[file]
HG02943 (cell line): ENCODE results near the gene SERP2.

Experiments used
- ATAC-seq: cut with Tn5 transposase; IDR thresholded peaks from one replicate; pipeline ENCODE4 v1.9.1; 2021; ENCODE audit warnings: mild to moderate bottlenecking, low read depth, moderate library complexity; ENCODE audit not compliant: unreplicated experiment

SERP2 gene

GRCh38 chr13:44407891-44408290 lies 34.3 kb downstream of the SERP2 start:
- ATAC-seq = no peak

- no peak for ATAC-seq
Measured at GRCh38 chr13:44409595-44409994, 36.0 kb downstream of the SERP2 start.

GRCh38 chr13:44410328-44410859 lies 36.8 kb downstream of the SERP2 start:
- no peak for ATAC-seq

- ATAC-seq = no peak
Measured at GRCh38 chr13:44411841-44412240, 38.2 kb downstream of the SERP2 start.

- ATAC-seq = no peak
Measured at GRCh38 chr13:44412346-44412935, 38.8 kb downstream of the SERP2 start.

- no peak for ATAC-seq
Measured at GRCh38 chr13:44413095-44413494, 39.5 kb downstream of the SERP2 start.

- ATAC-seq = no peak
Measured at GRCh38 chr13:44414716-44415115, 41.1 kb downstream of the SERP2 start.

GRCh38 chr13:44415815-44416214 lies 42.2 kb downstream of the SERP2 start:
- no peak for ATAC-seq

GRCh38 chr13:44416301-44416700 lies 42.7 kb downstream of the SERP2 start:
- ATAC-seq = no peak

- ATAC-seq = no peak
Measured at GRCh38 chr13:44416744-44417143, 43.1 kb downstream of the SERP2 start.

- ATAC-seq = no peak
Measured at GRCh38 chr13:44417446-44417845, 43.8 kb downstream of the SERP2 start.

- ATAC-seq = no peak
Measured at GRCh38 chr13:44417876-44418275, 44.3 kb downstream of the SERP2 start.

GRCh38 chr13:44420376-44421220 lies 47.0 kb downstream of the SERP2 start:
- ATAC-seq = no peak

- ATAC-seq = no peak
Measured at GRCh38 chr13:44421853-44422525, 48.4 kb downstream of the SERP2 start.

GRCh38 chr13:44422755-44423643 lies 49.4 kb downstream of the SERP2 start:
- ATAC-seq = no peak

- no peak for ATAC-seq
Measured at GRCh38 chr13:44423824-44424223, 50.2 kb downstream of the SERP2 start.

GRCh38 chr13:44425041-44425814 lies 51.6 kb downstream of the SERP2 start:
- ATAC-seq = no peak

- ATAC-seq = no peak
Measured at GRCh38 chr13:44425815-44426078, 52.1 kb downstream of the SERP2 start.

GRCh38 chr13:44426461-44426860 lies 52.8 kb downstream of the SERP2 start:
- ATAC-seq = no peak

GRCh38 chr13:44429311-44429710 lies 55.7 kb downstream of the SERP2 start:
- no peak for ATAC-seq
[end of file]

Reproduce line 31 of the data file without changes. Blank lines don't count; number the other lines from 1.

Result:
- ATAC-seq = no peak